This word Poiema is pregnant with meaning that we have lost. Knowing this helps us to see we are more than a simple poem. You are a grand work of art, a masterpiece, and furthermore, a living temple of the Holy Spirit. What grandeur God has bestowed upon you. We dare not strip this gift from God of the beauty, mystery and glory Paul intended. You are something God chose, before the beginning of Creation, to live right here and now, and to be His poetry in the lives of those around you.

God, as the great poet, patiently places us where we are, and carefully calls us to walk in the way he has planned for us. Just as Jesus spoke in parables, to bring out the nuance in subjects, he has created you to be a poem that is rich and complex.

God is in the business of making all things beautiful (Eccl 3:11), including you, your artwork, and your life. This alone is too wonderful for us to understand, and yet there is more.

Good Works

The term good works is fine as far as it goes, but there is so much more beauty in this idea. The Greek word ‘ergon’ is not “works” like what you do 9-5 for a job or even a career. Rather, this word for ‘works’ refers to those actions we choose to do. It isn’t mere habits, or daily rituals, but the actions you take and the things you do with real intention. It brings to mind those times when you go out of your way to care for others, to protect the weak, honor the elderly, and bring hope to the hopeless, or maybe creating art that inspires, instructs or uplifts others.

The word translated “good” is actually the word “kalos” which isn’t the proper word for ‘good’. This word denotes actions that are noble, lovely, gracious and beautiful. This might be something like a king who goes out of his way to rescue one of his own people who were lost or captured. We don’t really have a word for it in English, but this word refers to actions and accomplishments that are both morally good while possessing an element of beauty and grace in them. This might include adopting an abandoned child, or creating opportunities for people less fortunate than you. Both these acts are ‘good’. But they are more than simply a ‘good thing’. They are also moving to the soul, and lovely to witness. These are the kinds of acts Paul was referring to. This is what you were created for.

Your Life and Your Art

Your life is a profound mystery. The question now is how you respond to such a gift. What lovely and noble, or beautiful actions and choices has God called you to do that you need to prepare for in this year, or in years to come?

You see, God has prepared you, and prepared those around you, so that He might speak through you and through your artistic creations. Now He is simply asking us to walk in the way He is leading, speak in the way He is showing us, and share our lives with others in the way He is creating opportunities to share.

You and I were made to make meaning out of life. To make connections between ideas, to find order in the middle of chaos, and share our insight with others. But unlike a treatise or a dissertation, the goal is not to nail down every concept like an appendage of a frog, children dissect in school-so we can label the separated parts.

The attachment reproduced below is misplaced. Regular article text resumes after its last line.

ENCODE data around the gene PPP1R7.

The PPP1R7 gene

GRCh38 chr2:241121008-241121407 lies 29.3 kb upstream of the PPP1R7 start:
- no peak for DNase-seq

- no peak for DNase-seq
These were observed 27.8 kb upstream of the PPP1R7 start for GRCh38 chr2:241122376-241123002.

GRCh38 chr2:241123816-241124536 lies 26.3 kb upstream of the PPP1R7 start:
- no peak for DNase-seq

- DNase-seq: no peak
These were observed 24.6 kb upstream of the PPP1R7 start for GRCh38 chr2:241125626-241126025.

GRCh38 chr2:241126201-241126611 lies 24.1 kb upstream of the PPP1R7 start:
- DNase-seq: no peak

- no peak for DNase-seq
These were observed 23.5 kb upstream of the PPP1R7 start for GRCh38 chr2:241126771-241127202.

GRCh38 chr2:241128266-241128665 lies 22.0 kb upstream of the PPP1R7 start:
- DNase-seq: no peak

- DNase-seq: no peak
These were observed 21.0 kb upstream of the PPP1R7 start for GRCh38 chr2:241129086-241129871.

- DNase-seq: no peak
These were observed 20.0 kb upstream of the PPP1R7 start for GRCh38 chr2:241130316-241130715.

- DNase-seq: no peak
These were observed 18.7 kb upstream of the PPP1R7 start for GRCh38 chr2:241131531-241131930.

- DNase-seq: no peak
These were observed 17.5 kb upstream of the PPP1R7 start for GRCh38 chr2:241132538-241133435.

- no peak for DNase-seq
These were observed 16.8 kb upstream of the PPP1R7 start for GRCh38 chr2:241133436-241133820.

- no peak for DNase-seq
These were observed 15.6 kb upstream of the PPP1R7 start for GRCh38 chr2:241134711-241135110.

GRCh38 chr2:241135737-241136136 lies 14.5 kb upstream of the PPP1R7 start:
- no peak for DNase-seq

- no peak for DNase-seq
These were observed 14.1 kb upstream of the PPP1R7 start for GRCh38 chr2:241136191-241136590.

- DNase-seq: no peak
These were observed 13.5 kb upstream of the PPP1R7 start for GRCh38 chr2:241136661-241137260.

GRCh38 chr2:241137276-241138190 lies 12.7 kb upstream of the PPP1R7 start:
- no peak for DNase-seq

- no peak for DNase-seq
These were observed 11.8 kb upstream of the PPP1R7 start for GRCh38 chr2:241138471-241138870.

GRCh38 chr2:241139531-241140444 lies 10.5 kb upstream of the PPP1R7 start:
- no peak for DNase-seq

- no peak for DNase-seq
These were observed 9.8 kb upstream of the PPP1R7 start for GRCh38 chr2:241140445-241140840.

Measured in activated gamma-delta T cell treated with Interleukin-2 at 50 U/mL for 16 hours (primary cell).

No.
The purpose of a poem is to bring things together, to enrich the reader as they begin to understand the meaning and beauty of life. This is why you are a poem, not a thesis, and a work of art, not a dissertation or logical syllogism.

Mystery

The mysterious poem of God becoming man, and choosing the most noble and lovely action of all – to become a sacrifice for us, shows us just what God is up to. Such a poem is not obvious. It continues to confound the wise, even while bringing life to you and I.

The mysterious poem of your life is also designed by God to glorify Him.

May you and I take time to quiet our hearts, listen to His Voice, and ask him to show us how our lives are poetic in the lives of others.
Great poetry and great art has a lasting impact upon their audience. I pray that your life is like the grand music of Mozart, the paintings of Van Gogh, and a great fragrance from Heaven . . . which beckons others to come to their senses, lift up their heads, and praise God Himself.

 Copyright © 2021 Joel & Michelle Pelsue. All Rights Reserved. Used with Permission.

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6 comments on “What Fuels Our Artistic Purpose”

  1. Leonardo Reply

    “The God and creator of life is calling you today, to live a beautiful and poetic life.” – a beautiful mandate from the heart of God. It reflects not just the manner in which we should exercise our gifts but how we should see ourselves while removing the stained veil over our eyes. This is how God sees us – living a beautiful poetic life and living it fulfilled in His joy.

  2. Diana Reply

    Wow! So very exquisitely expressed! Thank you Joel for such remarkable insights! We all needed to hear this today.

  3. Lio Reply

    Excellent insight and a good reminder. I feel encouraged by this reading.

    Our artistic works and creativity are related to His purpose and under His will. Amen.

    Thanks Joel~